Tips for Communicating with Judges and Recommenders
Be respectful of a judge’s time. You should not apply to a judge, and most certainly not accept an interview with a judge, unless you are prepared to accept an offer. Make sure to have any conversations with your significant other before you apply. Judges will expect a quick answer to an offer and many will want that answer at the time the offer is made. To ask for additional time to think about an offer may negatively affect your relationship with the judge, should you ultimately accept the offer. To decline an offer (other than because you are accepting a clerkship with another judge) may damage the law school’s relationship with the judge and hurt future Penn Law applicants’ ability to obtain a clerkship with that judge. (The moral of this is that, if you schedule an interview with a judge who is not your top-choice judge, you should try to see whether it is possible to schedule interviews with any judges whom you prefer more before your interview with the non-top-choice judge. Please feel free to ask our advice on how to accomplish this.)
Be sure to thank the judge and staff. After an interview, please take a moment to send a brief email to the judge, clerks and other staff members you met to thank them for the opportunity to interview with them. You can mention an item or two you enjoyed conversing about and reiterate your interest in the clerkship.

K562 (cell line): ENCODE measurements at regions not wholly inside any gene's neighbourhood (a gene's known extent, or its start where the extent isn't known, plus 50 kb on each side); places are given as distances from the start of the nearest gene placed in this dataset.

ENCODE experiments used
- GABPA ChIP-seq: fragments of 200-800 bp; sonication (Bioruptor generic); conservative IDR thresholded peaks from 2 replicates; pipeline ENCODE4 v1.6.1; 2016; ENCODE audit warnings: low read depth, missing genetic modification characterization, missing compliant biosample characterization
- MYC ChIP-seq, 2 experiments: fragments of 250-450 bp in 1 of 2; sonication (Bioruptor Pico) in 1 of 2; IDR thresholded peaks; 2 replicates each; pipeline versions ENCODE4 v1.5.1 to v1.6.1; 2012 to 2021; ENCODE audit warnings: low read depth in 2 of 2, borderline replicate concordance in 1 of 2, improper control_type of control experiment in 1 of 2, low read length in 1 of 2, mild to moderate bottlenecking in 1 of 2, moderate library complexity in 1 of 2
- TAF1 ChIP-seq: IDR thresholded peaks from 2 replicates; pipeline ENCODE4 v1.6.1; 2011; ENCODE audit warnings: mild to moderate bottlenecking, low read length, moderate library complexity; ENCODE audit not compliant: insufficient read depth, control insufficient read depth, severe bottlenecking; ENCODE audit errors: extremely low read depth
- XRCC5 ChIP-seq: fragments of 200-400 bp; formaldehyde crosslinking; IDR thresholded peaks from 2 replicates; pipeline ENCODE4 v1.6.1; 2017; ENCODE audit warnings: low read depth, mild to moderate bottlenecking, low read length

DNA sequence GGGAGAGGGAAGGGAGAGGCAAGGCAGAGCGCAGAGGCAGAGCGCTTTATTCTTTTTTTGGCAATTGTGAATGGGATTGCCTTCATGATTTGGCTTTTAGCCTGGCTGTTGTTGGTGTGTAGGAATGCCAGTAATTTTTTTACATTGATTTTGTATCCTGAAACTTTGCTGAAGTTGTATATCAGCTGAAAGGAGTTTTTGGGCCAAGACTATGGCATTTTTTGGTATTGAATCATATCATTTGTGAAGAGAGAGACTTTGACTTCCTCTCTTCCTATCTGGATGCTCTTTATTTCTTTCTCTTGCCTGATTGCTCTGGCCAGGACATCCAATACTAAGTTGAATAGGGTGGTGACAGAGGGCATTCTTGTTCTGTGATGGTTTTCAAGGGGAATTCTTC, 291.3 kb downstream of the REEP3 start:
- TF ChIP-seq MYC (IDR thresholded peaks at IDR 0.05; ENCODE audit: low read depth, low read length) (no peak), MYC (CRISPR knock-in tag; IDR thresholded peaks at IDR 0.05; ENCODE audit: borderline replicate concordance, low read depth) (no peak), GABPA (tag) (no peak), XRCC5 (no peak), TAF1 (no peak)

Withdraw your applications after accepting an offer. As soon as you accept a clerkship, be sure to withdraw all of your outstanding applications. On OSCAR, it’s a simple process to withdraw them. For your paper applications, a quick phone call to chambers will do.
Stay in touch with your recommenders. Recommenders put in time and effort to write effective letters on your behalf. To keep them informed about your progress is not only appropriate, it may also get them more invested in your search. It helps them help you in your clerkship search.
- Every few weeks, let them know whom you’ve applied to (send a Symplicity spreadsheet with the judges’ names, courts, emails and phone numbers). Some recommenders also may have advice to share about particular judges, and in such instances you may find it helpful to share a draft list of judges with the recommender before you actually apply.
- Be mindful when asking them to reach out to judges. Don’t ask for such outreach unless you are sure that you’d happily accept an offer from the judge in question. Also, bear in mind that while recommenders should find such requests helpful (because it may inform their efforts on your behalf) a recommender may not be in a position to commit to contacting a given judge on your behalf. Recommenders have to balance support for several candidates. They also may know the qualifications some judges expect and may not be willing to put forth a candidate who does not have those qualifications. Thus, it is more diplomatic not to ask “will you call Judge X,” and instead to state that you would appreciate any outreach the recommender is willing to make to the highlighted judges. If there is a specific reason that you think you would be a particularly good candidate for a judge or judges on your list, it is helpful to let your recommenders know the reason.
- Be sure to let your recommenders know of any interview you receive before the interview. That way they will be prepared if a judge calls them. Moreover, knowing you have an interview may cause them to reach out to the judge on your behalf.
- Let them know right away when you accept an offer! You would not want them to hear the good news from someone else first. (And if they happen to be in touch with the judge for other reasons before they hear your good news, it will seem odd to both the judge and the recommender that you didn’t promptly share the news.)
- Lastly, a simple thank you in person, via email, or via an old fashioned note is always appreciated.